New generation of homeless vets
Published: Sunday, January 20, 2008 at 6:01 a.m.
Last Modified: Saturday, January 19, 2008 at 8:54 p.m.
LEEDS, Mass. - Peter Mohan traces the path from the Iraqi battlefield to this lifeless conference room, where he sits in a kilt and a Camp Kill Yourself T-shirt and calmly describes how he became a sad cliche: a homeless veteran.
There was a happy homecoming, but then an accident - car crash, broken collarbone. And then a move East, close to his wife's new job but away from his best friends.
And then self-destruction: He would gun his motorcycle to 100 mph and try to stand on the seat. He would wait for his wife to leave in the morning, draw the blinds and open up whatever bottle of booze was closest.
He would pull out his gun, a .45-caliber, semiautomatic pistol. He would lovingly clean it, or just look at it and put it away. Sometimes place it in his mouth.
"I don't know what to do anymore,'' his wife, Anna, told him one day. "You can't be here anymore.''
Peter Mohan never did find a steady job after he left Iraq. He lost his wife - a judge granted their divorce this fall - and he lost his friends and he lost his home, and now he is here, in a shelter.
He is 28 years old. "People come back from war different,'' he offers by way of a summary.
This is not a new story in America: A young veteran back from war whose struggle to rejoin society has failed, at least for the moment, fighting demons and left homeless.
But it is happening to a new generation. As the war in Afghanistan plods on in its seventh year, and the war in Iraq in its fifth, a new cadre of homeless veterans is taking shape. And with it come the questions: How is it that a nation that became so familiar with the archetypal homeless, combat-addled Vietnam veteran is now watching as more homeless veterans turn up from new wars?
What lessons have we not learned? Who is failing these people? Or is homelessness an unavoidable byproduct of war, of young men and women who devote themselves to serving their country and then see things no man or woman should?
For as long as the United States has sent its young men - and later its young women - off to war, it has watched as a segment of them come home and lose the battle with their own memories, their own scars, and wind up without homes.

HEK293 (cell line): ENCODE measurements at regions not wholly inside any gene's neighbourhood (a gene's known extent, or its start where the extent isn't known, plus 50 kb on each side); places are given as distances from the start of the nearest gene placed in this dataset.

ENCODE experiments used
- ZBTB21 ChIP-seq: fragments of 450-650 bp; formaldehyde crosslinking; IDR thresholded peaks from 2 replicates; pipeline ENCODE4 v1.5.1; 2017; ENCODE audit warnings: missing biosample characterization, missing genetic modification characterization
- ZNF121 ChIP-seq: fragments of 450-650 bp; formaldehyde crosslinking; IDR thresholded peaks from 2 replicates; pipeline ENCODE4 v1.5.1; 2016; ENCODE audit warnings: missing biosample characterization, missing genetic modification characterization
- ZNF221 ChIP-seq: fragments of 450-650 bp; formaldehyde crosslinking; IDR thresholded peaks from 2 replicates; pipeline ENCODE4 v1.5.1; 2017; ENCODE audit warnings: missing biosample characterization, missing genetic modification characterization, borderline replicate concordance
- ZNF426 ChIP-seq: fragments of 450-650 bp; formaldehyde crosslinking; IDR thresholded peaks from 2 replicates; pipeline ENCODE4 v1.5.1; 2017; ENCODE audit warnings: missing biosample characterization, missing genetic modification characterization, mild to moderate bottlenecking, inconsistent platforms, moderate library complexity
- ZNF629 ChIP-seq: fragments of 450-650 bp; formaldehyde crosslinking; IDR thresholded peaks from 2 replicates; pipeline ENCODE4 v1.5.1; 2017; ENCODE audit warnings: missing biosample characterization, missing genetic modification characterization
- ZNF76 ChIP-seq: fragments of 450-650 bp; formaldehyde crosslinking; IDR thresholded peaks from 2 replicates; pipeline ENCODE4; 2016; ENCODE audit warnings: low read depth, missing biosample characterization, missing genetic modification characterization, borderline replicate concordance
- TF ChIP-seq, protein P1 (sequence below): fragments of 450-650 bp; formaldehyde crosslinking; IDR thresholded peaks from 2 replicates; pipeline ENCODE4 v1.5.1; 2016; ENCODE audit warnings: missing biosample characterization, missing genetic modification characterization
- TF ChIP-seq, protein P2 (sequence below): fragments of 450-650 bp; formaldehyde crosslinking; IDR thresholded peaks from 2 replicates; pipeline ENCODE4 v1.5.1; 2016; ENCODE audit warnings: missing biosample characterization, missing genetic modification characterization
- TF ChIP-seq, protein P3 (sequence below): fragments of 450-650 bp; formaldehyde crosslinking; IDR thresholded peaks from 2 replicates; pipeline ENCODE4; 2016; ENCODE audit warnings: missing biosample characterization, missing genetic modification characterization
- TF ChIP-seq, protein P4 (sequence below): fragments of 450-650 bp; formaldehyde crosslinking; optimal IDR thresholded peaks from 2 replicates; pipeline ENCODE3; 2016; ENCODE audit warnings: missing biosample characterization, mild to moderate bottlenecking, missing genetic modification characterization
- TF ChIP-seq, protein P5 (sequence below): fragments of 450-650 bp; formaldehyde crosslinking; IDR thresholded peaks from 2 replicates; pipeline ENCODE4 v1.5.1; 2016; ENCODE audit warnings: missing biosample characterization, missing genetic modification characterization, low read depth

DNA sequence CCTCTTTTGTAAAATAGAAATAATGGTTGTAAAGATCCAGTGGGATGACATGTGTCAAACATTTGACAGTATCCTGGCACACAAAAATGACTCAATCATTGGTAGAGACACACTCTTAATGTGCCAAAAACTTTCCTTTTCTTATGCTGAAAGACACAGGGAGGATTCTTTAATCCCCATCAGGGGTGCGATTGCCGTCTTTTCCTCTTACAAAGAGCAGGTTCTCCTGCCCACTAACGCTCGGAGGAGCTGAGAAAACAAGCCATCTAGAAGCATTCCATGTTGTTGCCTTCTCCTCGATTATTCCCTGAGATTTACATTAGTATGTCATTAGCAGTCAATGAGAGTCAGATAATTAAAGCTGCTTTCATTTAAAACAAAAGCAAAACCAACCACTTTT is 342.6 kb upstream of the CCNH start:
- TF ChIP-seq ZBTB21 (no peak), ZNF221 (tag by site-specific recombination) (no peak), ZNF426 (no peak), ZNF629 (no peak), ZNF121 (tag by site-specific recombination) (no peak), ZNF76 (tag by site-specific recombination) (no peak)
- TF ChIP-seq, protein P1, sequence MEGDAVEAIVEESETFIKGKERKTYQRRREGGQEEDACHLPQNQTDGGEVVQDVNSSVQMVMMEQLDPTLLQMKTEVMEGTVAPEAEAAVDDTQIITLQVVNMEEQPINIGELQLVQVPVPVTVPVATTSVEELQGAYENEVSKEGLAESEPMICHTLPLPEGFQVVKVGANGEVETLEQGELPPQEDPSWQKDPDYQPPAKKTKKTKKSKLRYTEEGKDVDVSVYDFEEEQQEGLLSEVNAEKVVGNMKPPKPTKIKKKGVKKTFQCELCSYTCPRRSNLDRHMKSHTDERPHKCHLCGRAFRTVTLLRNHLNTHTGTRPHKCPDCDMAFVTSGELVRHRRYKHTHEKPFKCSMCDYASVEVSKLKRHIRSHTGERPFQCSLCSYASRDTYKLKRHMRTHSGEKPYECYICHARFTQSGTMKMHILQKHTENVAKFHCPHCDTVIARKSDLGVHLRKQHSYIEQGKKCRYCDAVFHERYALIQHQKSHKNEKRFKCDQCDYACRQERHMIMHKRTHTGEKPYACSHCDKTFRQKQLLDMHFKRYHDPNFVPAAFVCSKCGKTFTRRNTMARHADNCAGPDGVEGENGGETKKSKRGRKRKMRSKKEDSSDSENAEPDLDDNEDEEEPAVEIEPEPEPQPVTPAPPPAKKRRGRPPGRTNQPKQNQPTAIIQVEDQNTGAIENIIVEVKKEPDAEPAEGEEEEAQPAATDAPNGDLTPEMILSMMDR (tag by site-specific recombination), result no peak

The Civil War produced thousands of wandering veterans. Frequently addicted to morphine, they were known as "tramps,'' searching for jobs and, in many cases, literally still tending their wounds.
More than a decade after the end of World War I, the "Bonus Army'' descended on Washington - demanding immediate payment on benefits that had been promised to them, but payable years later - and were routed by the U.S. military.
And, most publicly and perhaps most painfully, there was Vietnam: Tens of thousands of war-weary veterans, infamously rejected or forgotten by many of their fellow citizens.
Now it is happening again, in small but growing numbers.
For now, about 1,500 veterans from Iraq and Afghanistan have been identified by the Department of Veterans Affairs. About 400 of them have taken part in VA programs designed to target homelessness.
The 1,500 are a small, young segment of an estimated 336,000 veterans in the United States who were homeless at some point in 2006, the most recent year for which statistics are available, according to the National Alliance to End Homelessness. Still, advocates for homeless veterans use words like "surge'' and "onslaught'' and even "tsunami'' to describe what could happen in the coming years, as both wars continue and thousands of veterans struggle with post-traumatic stress.
People who have studied postwar trauma say there is always a lengthy gap between coming home - the time of parades and backslaps and "The Boys Are Back in Town'' on the local FM station - and the moments of utter darkness that leave some of them homeless.
In that time, usually a period of years, some veterans focus on the horrors they saw on the battlefield, or the friends they lost, or why on earth they themselves deserved to come home at all. They self-medicate, develop addictions, spiral down.
How - or perhaps the better question is why - is this happening again?
"I really wish I could answer that question,'' says Anthony Belcher, an outreach supervisor at New Directions, which conducts monthly sweeps of Skid Row in Los Angeles, identifying homeless veterans and trying to help them get over addictions.
"It's the same question I've been asking myself and everyone around me. I'm like, wait, wait, hold it, we did this before. I don't know how our society can allow this to happen again.''
Mental illness, financial troubles and difficulty in finding affordable housing are generally accepted as the three primary causes of homelessness among veterans, and in the case of Iraq and Afghanistan, the first has raised particular concern.
Iraq veterans are less likely to have substance abuse problems but more likely to suffer mental illness, particularly post-traumatic stress, according to the Veterans Administration. And that stress by itself can trigger substance abuse.
Some advocates say there are also some factors particular to the Iraq war, like multiple deployments and the proliferation of improvised explosive devices, that could be pulling an early trigger on stress disorders that can lead to homelessness.
While many Vietnam veterans began showing manifestations of stress disorders roughly 10 years after returning from the front, Iraq and Afghanistan veterans have shown the signs much earlier. That could also be because stress disorders are much better understood now than they were a generation ago, advocates say.
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